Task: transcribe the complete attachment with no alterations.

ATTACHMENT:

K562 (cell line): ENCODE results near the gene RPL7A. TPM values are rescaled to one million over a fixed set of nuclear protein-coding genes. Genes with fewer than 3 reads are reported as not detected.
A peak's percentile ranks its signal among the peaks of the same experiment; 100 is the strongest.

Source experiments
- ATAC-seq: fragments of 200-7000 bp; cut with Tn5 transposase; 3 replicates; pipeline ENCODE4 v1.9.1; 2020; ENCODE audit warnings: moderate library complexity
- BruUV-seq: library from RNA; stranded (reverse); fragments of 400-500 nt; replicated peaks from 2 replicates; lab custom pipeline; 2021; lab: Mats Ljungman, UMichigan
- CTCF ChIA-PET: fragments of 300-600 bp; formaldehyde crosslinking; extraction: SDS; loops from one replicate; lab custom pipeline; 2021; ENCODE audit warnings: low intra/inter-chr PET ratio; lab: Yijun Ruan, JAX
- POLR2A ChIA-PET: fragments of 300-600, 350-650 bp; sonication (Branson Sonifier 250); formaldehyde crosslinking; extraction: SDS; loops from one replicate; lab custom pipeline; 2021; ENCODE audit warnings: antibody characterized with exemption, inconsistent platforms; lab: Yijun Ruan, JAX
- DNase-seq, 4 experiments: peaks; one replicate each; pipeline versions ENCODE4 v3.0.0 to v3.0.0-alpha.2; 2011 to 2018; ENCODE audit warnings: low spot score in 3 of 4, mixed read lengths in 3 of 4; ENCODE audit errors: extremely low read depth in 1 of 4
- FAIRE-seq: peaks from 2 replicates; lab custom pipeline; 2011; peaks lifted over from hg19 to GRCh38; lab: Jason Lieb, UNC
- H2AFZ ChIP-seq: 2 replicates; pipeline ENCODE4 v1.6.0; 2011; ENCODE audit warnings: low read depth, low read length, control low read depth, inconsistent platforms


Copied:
K562 (cell line): ENCODE results near the gene RPL7A. TPM values are rescaled to one million over a fixed set of nuclear protein-coding genes. Genes with fewer than 3 reads are reported as not detected.
A peak's percentile ranks its signal among the peaks of the same experiment; 100 is the strongest.

Source experiments
- ATAC-seq: fragments of 200-7000 bp; cut with Tn5 transposase; 3 replicates; pipeline ENCODE4 v1.9.1; 2020; ENCODE audit warnings: moderate library complexity
- BruUV-seq: library from RNA; stranded (reverse); fragments of 400-500 nt; replicated peaks from 2 replicates; lab custom pipeline; 2021; lab: Mats Ljungman, UMichigan
- CTCF ChIA-PET: fragments of 300-600 bp; formaldehyde crosslinking; extraction: SDS; loops from one replicate; lab custom pipeline; 2021; ENCODE audit warnings: low intra/inter-chr PET ratio; lab: Yijun Ruan, JAX
- POLR2A ChIA-PET: fragments of 300-600, 350-650 bp; sonication (Branson Sonifier 250); formaldehyde crosslinking; extraction: SDS; loops from one replicate; lab custom pipeline; 2021; ENCODE audit warnings: antibody characterized with exemption, inconsistent platforms; lab: Yijun Ruan, JAX
- DNase-seq, 4 experiments: peaks; one replicate each; pipeline versions ENCODE4 v3.0.0 to v3.0.0-alpha.2; 2011 to 2018; ENCODE audit warnings: low spot score in 3 of 4, mixed read lengths in 3 of 4; ENCODE audit errors: extremely low read depth in 1 of 4
- FAIRE-seq: peaks from 2 replicates; lab custom pipeline; 2011; peaks lifted over from hg19 to GRCh38; lab: Jason Lieb, UNC
- H2AFZ ChIP-seq: 2 replicates; pipeline ENCODE4 v1.6.0; 2011; ENCODE audit warnings: low read depth, low read length, control low read depth, inconsistent platforms